17 None of the Above by Travis Alabanza

Nominated by Liv Little, author of Rosewater

“Travis is the most delicious storyteller. This book is a memoir that reads like philosophy rooted in their lived experience. Travis asks poignant questions about how knowledge is created, shared, and perpetuated in a way that is both imaginative and exploratory. This book will make you laugh, cry, and leave you totally inspired!”

18 Go the Way Your Blood Beats by Michael Amherst

Nominated by Luke Turner, author of Out of the Woods

“Part of my motivation for writing my first book, Out of the Woods, was the feeling that good writing about what it was like to live and love and feel as a bisexual man were as thin on the ground as they had been throughout my teenage years during the 1990s, where straight and gay people alike hit people like me with the same old prejudices – that bisexual men were greedy, or cowards on the way to admitting they were actually gay. Reading Go The Way Your Blood Beats, named after a quote by James Baldwin, was like encountering a much-needed friend and guide. Amherst, a sensitive writer, combines polemic and memoir with addresses to past lovers of unspecified genders and holds up fluid sexuality as a norm, rather than a state of indecision or chaos.”

19 Swimming in the Dark by Tomasz Jędrowsk

Nominated by Mary Jean Chan, author of Flèche

“I found this to be a deeply moving and tender novel centered on a powerful romance between two young men in 1980s Poland whose incompatible political and social values drive an irreconcilable rift between them. Jędrowski’s use of language is poetic and sensual, which makes this a truly immersive read.”

20 A Psalm for the Wild Built by Becky Chambers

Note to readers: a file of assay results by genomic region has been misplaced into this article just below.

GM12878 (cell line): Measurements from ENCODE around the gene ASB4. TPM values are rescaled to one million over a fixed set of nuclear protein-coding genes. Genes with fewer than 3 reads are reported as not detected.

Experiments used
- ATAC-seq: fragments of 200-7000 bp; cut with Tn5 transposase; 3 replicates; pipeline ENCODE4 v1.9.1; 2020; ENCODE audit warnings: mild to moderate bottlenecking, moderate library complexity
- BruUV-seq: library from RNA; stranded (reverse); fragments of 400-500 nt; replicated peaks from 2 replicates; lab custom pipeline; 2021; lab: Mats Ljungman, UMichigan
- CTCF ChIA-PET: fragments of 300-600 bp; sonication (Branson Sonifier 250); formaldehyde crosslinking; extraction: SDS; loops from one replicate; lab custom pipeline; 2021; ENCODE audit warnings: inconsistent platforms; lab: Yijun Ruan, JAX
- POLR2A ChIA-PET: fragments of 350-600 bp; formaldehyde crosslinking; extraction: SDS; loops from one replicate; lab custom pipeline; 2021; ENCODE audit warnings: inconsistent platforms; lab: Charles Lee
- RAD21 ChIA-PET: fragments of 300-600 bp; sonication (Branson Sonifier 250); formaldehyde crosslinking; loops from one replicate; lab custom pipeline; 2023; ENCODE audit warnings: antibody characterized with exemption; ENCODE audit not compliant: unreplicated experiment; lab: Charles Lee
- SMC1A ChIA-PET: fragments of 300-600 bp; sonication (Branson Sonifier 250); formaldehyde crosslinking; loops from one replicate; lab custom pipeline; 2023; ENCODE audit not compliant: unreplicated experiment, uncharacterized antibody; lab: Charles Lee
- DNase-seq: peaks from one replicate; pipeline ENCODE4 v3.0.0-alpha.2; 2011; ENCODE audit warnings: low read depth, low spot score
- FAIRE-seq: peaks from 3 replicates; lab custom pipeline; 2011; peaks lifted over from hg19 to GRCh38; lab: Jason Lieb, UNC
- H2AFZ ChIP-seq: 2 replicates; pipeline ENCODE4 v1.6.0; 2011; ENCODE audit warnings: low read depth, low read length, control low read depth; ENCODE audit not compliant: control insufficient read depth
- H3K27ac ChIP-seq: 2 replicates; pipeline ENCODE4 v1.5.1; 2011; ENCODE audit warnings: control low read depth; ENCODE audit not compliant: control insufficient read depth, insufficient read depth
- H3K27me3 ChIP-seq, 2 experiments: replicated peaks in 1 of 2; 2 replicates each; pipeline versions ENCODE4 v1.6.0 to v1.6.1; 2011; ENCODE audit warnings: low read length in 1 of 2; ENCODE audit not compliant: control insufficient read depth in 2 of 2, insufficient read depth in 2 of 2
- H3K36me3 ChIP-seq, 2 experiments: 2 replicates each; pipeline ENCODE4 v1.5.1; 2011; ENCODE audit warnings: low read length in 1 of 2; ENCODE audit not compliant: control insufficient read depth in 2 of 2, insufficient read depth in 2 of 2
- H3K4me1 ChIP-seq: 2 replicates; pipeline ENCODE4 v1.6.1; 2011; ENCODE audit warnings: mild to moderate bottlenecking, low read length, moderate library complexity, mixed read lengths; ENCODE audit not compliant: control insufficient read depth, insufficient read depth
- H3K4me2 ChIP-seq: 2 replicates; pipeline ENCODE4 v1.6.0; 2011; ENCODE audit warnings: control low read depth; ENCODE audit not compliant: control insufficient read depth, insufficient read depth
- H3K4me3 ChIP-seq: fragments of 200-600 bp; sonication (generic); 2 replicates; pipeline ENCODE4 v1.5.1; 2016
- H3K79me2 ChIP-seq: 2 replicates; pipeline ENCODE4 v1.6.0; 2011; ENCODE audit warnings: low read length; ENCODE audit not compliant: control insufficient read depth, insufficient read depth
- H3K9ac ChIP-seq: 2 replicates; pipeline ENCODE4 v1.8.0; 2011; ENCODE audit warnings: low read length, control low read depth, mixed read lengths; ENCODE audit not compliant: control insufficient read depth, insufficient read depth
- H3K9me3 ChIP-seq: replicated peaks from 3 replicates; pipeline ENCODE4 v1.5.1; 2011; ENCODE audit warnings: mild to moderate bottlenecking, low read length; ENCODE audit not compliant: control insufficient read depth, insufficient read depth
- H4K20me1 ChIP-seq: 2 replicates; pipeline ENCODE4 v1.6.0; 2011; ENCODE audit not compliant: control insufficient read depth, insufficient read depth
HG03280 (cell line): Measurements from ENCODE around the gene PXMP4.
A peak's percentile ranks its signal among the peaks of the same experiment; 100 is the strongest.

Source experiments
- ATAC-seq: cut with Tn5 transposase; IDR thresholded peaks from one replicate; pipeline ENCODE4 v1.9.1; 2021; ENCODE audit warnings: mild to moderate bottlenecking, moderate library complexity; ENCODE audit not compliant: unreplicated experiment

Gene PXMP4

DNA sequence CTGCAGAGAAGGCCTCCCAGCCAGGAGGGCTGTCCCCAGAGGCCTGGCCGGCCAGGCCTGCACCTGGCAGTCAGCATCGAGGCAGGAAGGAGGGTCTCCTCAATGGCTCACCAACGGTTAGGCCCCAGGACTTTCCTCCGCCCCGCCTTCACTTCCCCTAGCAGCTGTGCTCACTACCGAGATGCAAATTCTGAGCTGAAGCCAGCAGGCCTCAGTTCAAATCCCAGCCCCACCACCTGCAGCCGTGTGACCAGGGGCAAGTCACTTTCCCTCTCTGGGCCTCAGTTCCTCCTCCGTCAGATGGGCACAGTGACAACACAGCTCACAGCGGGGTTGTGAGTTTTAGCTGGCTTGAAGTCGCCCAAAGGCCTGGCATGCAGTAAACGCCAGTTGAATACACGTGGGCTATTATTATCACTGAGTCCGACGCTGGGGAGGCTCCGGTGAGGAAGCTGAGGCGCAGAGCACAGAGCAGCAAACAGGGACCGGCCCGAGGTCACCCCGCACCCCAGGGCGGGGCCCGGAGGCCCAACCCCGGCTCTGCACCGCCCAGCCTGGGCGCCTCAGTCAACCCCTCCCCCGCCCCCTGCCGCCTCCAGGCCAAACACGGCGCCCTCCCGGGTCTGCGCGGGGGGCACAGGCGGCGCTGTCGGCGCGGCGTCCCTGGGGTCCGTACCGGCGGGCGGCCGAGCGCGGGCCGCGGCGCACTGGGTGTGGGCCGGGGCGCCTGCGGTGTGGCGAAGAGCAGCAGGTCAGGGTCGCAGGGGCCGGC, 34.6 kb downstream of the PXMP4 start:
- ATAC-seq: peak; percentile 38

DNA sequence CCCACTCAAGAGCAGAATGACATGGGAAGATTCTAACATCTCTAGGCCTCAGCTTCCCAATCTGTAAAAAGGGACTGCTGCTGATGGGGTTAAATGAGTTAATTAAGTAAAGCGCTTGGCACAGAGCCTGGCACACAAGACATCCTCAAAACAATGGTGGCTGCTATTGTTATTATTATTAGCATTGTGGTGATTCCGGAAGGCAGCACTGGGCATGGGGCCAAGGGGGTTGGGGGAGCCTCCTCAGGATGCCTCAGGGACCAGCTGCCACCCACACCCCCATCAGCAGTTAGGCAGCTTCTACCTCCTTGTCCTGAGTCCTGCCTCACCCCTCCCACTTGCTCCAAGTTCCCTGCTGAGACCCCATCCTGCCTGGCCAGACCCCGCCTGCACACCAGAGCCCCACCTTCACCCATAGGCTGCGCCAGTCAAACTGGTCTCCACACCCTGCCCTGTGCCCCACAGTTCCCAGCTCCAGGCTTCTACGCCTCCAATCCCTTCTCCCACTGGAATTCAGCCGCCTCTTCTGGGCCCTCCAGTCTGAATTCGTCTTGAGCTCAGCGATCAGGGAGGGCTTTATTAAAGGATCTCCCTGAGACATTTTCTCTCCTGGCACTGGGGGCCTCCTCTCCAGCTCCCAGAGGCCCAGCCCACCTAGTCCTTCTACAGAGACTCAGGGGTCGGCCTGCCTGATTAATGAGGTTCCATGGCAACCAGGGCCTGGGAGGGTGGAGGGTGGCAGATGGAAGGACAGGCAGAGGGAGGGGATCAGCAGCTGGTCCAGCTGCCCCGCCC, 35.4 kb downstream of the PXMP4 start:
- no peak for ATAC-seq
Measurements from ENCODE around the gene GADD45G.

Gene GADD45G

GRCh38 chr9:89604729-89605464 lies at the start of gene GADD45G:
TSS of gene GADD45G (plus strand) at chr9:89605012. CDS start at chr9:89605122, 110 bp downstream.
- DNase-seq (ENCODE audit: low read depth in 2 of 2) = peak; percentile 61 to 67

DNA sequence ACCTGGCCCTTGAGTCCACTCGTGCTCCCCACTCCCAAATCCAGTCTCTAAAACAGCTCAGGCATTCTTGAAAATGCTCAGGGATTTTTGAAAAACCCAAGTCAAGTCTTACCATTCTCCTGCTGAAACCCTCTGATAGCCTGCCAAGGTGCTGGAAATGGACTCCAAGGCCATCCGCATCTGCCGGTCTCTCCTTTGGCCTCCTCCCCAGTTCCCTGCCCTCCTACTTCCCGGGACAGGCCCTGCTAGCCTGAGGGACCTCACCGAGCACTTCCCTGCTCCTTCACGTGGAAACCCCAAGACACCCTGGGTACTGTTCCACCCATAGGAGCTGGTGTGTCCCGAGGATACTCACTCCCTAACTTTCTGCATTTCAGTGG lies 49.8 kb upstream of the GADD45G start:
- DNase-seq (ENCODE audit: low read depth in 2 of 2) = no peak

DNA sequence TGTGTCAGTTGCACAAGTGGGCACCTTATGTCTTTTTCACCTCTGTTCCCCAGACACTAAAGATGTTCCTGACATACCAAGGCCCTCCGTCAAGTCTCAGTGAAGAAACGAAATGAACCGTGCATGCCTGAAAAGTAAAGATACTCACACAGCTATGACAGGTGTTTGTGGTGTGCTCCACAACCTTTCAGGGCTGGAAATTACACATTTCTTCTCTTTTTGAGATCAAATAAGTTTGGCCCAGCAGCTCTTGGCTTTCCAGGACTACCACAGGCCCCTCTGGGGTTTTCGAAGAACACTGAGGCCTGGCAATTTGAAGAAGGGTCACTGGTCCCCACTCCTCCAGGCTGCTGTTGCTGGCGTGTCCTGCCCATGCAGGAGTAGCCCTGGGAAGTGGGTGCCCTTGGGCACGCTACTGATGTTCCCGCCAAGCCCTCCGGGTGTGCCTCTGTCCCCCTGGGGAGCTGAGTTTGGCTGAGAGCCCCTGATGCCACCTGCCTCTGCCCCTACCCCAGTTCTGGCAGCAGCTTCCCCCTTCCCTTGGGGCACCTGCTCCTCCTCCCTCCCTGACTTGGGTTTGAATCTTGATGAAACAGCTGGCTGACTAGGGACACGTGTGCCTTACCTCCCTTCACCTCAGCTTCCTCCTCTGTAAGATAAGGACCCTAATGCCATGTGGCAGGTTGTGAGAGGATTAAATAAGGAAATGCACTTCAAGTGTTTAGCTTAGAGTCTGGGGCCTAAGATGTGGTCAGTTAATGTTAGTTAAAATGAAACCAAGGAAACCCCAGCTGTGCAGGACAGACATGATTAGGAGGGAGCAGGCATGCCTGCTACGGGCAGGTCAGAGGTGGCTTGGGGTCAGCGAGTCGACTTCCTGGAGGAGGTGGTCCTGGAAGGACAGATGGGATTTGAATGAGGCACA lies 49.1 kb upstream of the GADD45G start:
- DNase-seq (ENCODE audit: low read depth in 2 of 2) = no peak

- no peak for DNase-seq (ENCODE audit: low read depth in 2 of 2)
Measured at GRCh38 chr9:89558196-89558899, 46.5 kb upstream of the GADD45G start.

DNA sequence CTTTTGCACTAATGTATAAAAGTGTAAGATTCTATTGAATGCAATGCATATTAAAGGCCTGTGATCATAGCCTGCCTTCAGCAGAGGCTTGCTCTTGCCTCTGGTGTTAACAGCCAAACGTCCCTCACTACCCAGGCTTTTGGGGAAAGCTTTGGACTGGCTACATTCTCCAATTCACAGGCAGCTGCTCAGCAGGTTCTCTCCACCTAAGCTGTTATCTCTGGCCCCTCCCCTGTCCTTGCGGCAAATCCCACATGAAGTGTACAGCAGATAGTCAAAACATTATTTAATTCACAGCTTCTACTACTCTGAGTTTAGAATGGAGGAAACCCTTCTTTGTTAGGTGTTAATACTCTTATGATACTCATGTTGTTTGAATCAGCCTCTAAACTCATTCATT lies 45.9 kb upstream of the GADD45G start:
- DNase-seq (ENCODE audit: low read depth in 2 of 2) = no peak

Nominated by Meg-John Barker, author of The Psychology of Sex

“Becky Chambers is my favourite novelist. Her sci-fi books are filled with tender characters doing their best to relate across differences. A Psalm for the Wild Built is the first in her Monk and Robot series, which features a non-binary lead character as well as imagining beautifully queer, sustainable forms of loving, living, and community building. Becky’s stories are just the kind of gentle, warm, hopeful read so many of us need right now.”

21 Trans: A Memoir by Juliet Jacques

Nominated by Shivani Dave, author of The Log Books

“Jaques takes the reader on a journey through her life, in a way these experiences are specific to her, but the themes she explores are somewhat reminiscent of wider LGBTQ+ experiences. This book was important for me to read when I did. As trans people are being persecuted in the media in the UK, Jaques reminds the reader that trans people have been persevering for decades and shares the joy of finding community.”

22 Tell Me How Long the Train’s Been Gone by James Baldwin

Nominated by Mendez, author of Rainbow Milk

“This is the first Baldwin novel I read, when I was 20, and it seeped deep into my subconscious. I reread it shortly after Rainbow Milk was published and was startled by the parallels between the two: I became embourgeoised by my associations with mostly white liberal creatives; I acted on stage; I worked in restaurants; I lived a bisexual life for a few years. There is even a scene in Train where Leo, its protagonist, juggles requests from his customers, echoed in Rainbow Milk. For me, this is Baldwin’s most underrated novel and one of his queerest – rather than simply give us a sex scene between two Black men in love, he gives us a sex scene between two Black brothers in love. He is constantly questioning the boundaries between bodies.”